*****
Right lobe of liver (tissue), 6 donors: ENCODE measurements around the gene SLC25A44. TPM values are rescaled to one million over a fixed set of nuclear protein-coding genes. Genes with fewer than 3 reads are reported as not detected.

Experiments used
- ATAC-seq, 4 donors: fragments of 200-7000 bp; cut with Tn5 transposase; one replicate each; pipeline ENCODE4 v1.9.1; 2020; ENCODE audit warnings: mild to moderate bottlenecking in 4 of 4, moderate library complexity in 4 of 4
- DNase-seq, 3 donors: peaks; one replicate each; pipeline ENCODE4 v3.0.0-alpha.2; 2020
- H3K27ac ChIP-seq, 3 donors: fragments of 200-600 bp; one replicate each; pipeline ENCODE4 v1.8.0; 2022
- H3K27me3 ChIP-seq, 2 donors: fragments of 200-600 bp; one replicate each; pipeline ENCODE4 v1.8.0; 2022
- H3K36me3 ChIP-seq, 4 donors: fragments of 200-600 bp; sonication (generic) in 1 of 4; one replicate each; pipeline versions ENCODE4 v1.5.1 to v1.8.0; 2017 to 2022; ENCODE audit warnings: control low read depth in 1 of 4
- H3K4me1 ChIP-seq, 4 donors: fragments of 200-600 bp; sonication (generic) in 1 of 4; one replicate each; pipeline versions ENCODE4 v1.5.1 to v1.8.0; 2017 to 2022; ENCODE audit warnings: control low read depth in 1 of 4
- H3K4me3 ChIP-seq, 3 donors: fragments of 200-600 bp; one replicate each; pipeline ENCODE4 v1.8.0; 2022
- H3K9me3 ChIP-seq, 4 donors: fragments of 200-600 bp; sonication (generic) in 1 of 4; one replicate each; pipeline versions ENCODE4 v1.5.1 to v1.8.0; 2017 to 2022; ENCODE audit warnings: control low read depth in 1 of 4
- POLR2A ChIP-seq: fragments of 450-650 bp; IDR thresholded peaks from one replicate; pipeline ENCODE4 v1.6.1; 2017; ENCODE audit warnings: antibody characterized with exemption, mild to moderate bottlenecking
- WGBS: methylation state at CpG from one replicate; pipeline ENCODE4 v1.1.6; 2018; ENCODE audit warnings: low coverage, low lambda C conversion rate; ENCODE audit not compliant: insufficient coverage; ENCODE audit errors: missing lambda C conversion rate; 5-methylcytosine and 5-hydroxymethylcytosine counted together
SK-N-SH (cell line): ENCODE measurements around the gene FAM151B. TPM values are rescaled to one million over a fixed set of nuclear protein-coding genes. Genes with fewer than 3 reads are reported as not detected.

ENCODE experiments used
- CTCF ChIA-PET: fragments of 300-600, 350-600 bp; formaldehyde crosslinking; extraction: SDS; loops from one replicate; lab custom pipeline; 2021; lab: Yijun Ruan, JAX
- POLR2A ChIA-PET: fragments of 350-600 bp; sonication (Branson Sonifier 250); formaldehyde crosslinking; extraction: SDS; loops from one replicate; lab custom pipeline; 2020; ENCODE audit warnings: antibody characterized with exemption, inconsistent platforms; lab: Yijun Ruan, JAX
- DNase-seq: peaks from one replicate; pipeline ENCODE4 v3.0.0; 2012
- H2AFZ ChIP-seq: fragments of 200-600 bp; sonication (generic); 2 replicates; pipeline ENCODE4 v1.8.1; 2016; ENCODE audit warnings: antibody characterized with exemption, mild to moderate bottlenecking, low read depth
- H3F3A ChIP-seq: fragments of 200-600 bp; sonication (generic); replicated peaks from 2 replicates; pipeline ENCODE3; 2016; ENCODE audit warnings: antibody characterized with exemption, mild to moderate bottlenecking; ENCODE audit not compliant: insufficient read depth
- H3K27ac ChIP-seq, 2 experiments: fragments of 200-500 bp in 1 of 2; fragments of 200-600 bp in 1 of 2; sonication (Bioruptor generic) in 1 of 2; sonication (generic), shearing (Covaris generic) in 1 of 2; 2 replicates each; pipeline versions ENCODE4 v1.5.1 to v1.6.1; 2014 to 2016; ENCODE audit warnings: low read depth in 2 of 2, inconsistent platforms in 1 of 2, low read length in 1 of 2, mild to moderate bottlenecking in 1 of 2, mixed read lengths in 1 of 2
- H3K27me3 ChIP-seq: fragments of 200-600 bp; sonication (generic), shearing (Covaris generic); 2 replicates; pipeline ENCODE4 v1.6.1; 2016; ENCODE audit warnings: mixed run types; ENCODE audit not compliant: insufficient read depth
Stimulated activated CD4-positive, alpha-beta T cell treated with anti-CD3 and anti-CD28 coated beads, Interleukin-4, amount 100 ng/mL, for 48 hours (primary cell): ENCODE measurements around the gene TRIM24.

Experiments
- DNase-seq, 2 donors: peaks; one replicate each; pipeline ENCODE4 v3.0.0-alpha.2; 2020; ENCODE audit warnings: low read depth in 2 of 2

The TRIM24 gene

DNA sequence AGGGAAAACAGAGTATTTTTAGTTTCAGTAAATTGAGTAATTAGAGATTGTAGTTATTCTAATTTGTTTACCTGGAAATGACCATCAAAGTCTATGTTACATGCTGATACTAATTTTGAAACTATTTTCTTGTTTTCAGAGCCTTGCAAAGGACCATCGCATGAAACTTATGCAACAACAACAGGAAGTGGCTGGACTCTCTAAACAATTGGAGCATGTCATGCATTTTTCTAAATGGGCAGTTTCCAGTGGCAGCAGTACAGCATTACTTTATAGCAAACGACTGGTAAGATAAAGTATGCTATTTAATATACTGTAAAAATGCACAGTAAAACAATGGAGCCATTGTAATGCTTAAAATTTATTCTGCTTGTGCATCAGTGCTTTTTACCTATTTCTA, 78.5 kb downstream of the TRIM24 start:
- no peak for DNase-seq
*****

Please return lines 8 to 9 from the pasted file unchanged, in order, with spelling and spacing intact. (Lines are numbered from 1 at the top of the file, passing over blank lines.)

- H3K4me1 ChIP-seq, 4 donors: fragments of 200-600 bp; sonication (generic) in 1 of 4; one replicate each; pipeline versions ENCODE4 v1.5.1 to v1.8.0; 2017 to 2022; ENCODE audit warnings: control low read depth in 1 of 4
- H3K4me3 ChIP-seq, 3 donors: fragments of 200-600 bp; one replicate each; pipeline ENCODE4 v1.8.0; 2022